5 myths about gender-affirming care for trans kids, debunked

Three states — Alabama, Arkansas and Texas — recently enacted a law banning gender-affirming care for trans children. Gender-affirming care includes puberty blockers, hormone therapy (testosterone for trans men and estrogen for trans women), and surgeries. But that’s not all. “It can be as simple as affirming their gender by using their name correctly and using the pronouns they identify with,” explains Dr. Abby Walchresearcher in adult and pediatric endocrinology at the University of California, San Francisco.

Research has repeatedly shown that gender-affirming care can save lives. In a study of trans and non-binary youth aged 13-21 receiving such care reduced rates of depression by 60% and suicidal thoughts by 73%. The medical consensus is that gender-affirming care should be provided to trans youth. In a February 23 statementthe Endocrine Society noted that she, along with the American Medical Association, American Psychological Association, and American Academy of Pediatrics, as well as clinical practice guidelines, supports “evidence-based medical care” for trans children. “Gender-affirming care benefits the health and psychological functioning of transgender and gender-diverse youth,” the statement noted.

Misconceptions are widespread about gender-affirming care for trans children — some propagated by anti-trans bills themselves. Here are the facts.

Myth 1: Young children take gender-affirming hormones.

Testosterone and estrogen “are not given to very young children. These are given to older adolescents who meet specific criteria for this treatment,” says Walch, whose opinions are his own and do not necessarily reflect those of UCSF.

The Endocrine Society recommends that trans youth wait until age 16 to start hormone therapy, but recognizes that some teens should be able to start earlier. A draft new standard of care from the World Professional Association for Transgender Health (WPATH) states that the recommended minimum age is 14 years.

Before starting hormones, a child can start puberty blockers once they enter puberty, with parental consent. Puberty blockers are completely reversible and simply press pause at puberty; they do not cause any sex-related changes in a child’s body.

And before that? “Before puberty starts, we wait. We don’t do anything but affirm them as individuals,” says Walch, for example supporting name, pronoun and style changes.

Myth 2: Many children will regret their transition.

“The data does not support this claim,” says Walch. “The studies that have been done show low regret rates and significant improvements in mental health outcomes for patients who can access gender-affirming medical therapies at a younger age,” she says.

For example, the first study of the mental health of children who made a social transition – changing their names, pronouns, clothing styles and hairstyles – showed that their rates of depression and anxiety were not higher than those of children in the two control groups. This despite the fact that the average rates of depression and anxiety among trans youth are more than double that of cisgender youthaccording to the Harvard TH Chan School of Public Health.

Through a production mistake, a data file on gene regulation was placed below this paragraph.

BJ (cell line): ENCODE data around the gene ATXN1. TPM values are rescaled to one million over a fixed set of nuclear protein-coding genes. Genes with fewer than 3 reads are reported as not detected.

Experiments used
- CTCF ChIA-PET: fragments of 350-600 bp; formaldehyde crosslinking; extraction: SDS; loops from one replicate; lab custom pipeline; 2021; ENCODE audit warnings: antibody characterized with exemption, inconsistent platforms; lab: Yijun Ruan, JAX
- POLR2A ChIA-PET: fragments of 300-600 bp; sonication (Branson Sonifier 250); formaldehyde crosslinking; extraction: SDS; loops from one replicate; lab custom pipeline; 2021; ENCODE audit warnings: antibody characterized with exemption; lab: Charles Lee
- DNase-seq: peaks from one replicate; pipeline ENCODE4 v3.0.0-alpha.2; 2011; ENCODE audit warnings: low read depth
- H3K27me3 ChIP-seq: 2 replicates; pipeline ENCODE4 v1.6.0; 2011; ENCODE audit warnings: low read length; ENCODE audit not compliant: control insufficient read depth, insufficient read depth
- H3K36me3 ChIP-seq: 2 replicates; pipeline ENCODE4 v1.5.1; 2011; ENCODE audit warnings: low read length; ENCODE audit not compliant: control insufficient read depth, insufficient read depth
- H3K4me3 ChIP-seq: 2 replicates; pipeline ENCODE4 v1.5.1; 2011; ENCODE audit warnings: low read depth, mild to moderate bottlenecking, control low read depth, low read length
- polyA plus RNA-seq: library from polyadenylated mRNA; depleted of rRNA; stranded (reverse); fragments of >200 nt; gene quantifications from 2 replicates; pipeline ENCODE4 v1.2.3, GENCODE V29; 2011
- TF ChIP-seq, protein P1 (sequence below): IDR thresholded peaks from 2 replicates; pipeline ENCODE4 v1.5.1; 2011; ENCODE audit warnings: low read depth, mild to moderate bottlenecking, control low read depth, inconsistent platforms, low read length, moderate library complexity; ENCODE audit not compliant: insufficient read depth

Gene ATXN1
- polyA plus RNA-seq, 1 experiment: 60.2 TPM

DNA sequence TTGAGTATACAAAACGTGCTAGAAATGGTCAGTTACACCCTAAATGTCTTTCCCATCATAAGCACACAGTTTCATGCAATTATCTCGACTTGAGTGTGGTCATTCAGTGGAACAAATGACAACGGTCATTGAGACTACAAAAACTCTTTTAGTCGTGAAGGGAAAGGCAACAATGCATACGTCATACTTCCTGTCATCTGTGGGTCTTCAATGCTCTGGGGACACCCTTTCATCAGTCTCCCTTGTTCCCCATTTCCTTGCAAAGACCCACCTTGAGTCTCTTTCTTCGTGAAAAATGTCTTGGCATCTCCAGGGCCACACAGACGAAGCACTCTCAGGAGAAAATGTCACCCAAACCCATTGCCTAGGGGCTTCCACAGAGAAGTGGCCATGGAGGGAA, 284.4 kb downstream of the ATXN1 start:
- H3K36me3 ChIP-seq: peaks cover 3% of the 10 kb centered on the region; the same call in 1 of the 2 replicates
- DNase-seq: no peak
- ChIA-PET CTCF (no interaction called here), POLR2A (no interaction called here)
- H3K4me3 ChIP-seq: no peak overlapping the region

Myth 3: Children are pressured to become trans and transition medically.

Peer pressure can cause children to skip class or take up a new hobby. But the children are not at risk of being rejected by their families and being bullied, nor of seeking time-consuming medical care to integrate.

By the time trans children see a doctor to help them with their medical transition, they “have faced significant hurdles and challenges,” Walch says. Their own pediatricians may not know how to help them. Their schools may not meet their needs. Their friends and family may be confused or upset about their identity. “There is a lack of recognition in society and a lack of acceptance in our culture.”

The treatment of trans and gender diverse youth is not hasty, random or uniform. “It’s our job as medical and mental health professionals to do a thorough assessment,” Walch says. Providers take the time to determine if the child’s identity as transgender is persistent and if the child has gender dysphoria. The goal for the child, she says, is, “What do you need to be gender affirming?”

Myth 4: Without intervention, most children will “outgrow” being trans or gender diverse.

Children who identify as transgender are unlikely to later identify as cisgender. Children “whose gender identity persists and/or whose gender dysphoria worsens after the onset of puberty” are likely to “persist in their gender identity,” says Walch. “Some research has also shown that the younger a child is with a gender identity different from their sex assigned at birth, the more likely those people are to persist in that gender identity as well.”

Myth 5: Young children undergo gender-affirming surgeries.

Bottom surgeries, or genital surgeries, are not performed on anyone under the age of 18. The only type of surgery that trans teens typically have access to is top surgery for a flat chest. The draft new WPATH guidelines recommend the minimum age for surgery above 15 years. (To compare, breast reduction and augmentation surgeries are also performed on young cisgender people — sometimes for cosmetic reasons, according to teen vogue.) Facial feminization surgeries “are usually deferred until adulthood,” according to the Mayo Clinic.

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